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Evangelicals slowly warming up to Romney

It wasn’t exactly the belly of the beast Republican presidential candidate Mitt Romney visited recently on a picture-perfect commencement day at “the world’s largest Christian university.” But his appearance was a test as to whether the conservative school, founded by the late Jerry Falwell, would embrace a devout Mormon. And Romney passed.

The more than 30,000 assembled in Liberty University’s stadium to hear his commencement address not only applauded him when he proclaimed that marriage was a relationship between one man and one woman but also when he appealed to a “common purpose” in pursuit of shared goals, regardless of theological differences.

Romney was introduced by Mark DeMoss, president of Atlanta-based public relations firm DeMoss Group and also a member of Liberty’s board of trustees and a Romney adviser.

DeMoss said of Romney: “I suspect I won’t agree with Mitt Romney on everything. But I will tell you this – I trust him. I trust him to do the right thing, to do the moral thing, to do what’s best for our country. I trust his character, his integrity, his moral compass, his judgment and his perfect decency. And finally, I trust his values – for I am convinced they mirror my own.”

That’s a better endorsement than some evangelicals give one another.

In an interview after the commencement, I talked with Romney about his campaign and about the recent Washington Post story that claimed he took part in a bullying incident in 1965. I wanted to know why he didn’t hit back harder at the charges.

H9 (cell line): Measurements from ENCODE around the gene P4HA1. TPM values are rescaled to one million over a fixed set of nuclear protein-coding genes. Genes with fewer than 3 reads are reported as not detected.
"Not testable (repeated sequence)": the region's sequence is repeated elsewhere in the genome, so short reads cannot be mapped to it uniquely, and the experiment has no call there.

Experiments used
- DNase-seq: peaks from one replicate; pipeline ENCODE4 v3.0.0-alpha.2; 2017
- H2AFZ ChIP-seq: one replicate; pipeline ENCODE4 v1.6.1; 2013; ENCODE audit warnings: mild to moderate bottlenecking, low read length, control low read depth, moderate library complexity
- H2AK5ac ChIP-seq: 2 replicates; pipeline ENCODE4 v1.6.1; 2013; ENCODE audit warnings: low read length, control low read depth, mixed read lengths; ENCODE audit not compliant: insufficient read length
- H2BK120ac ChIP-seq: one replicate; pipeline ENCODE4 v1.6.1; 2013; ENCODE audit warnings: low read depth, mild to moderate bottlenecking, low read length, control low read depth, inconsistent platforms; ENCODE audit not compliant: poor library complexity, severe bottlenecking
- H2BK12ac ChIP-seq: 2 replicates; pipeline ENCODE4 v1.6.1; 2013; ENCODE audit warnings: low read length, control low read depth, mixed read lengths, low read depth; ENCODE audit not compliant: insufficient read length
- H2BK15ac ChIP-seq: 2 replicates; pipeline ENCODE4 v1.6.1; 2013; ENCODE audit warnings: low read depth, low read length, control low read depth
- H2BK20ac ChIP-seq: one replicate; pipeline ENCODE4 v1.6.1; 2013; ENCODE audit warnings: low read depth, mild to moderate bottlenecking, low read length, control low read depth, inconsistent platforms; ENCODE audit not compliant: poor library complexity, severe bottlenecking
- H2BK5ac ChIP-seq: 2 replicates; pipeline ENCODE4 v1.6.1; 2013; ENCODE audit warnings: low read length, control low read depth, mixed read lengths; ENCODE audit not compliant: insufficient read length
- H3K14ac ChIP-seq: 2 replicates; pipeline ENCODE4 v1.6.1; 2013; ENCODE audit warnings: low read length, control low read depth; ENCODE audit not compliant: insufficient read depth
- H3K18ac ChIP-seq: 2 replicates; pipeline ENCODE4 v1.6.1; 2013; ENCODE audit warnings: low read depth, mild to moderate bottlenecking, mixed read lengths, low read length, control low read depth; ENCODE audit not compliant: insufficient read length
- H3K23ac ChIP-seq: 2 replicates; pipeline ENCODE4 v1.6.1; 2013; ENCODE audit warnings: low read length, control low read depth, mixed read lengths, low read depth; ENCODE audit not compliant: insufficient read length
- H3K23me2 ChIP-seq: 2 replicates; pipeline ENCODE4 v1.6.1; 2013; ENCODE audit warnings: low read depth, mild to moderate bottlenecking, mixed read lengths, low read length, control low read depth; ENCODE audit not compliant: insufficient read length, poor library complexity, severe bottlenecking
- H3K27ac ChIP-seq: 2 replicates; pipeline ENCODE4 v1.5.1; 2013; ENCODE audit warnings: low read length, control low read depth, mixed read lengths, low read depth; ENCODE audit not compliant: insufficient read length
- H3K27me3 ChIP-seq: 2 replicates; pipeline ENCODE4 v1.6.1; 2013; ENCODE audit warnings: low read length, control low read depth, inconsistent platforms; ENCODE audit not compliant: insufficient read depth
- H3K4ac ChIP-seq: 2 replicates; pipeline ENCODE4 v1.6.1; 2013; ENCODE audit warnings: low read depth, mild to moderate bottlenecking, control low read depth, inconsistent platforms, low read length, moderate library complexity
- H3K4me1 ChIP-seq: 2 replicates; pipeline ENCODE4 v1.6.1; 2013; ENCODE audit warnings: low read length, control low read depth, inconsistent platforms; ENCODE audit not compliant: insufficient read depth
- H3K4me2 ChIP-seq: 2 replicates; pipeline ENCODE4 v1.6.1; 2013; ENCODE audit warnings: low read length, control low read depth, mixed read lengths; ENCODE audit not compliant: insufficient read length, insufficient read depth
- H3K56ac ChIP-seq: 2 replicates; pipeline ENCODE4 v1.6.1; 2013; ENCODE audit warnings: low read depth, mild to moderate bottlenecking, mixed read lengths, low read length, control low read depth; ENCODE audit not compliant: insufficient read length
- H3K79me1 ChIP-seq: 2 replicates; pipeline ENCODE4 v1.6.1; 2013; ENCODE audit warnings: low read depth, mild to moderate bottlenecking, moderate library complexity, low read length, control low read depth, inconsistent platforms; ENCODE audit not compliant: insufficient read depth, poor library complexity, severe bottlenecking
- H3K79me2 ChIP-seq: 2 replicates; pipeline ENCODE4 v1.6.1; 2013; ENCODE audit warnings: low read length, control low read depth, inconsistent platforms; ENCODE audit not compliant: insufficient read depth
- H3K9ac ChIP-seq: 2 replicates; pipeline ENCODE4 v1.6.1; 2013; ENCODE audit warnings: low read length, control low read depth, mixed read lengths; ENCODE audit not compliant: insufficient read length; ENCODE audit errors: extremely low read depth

Romney said simply, “That’s probably not my nature. We’ll see how the campaign develops over time. We may take on some of those issues. But probably our best course will be that the president wanted to turn around the economy and he hasn’t, and that it is bumping along the bottom.”

I also asked him about the unfulfilled promises from previous Republican presidents to reduce the size and cost of government.

“We are going to have to dramatically cut back on the scale and influence of government, or else we’re going to become a second-tier nation, unable to defend ourselves and defend our liberties and the liberties of friends around the world,” he said. “I’ve learned it’s not just about slowing down the growth of programs, because what will happen four or eight years later is someone will just raise the growth of these programs and we’ll be right back to where we started. If you’re going to change things you must eliminate programs.”

Romney said many programs that “are still good” can be sent to the states “and then grow the funding at the rate of inflation” – or in the case of Medicaid, food stamps or workforce training programs, “maybe inflation plus 1 percent.” He predicts that if structural changes are made, federal spending will be reduced to 20 percent of gross domestic product, rather than the 25 percent it is today.

Good ideas, but not new for Republicans. The challenge will be getting them through Congress, which has been difficult even when it is run by Republicans.

While evangelical voters blew hot and cold on other GOP candidates during the early primaries, Romney’s reception at Liberty University was a sign they are slowly warming to the idea of him as president.

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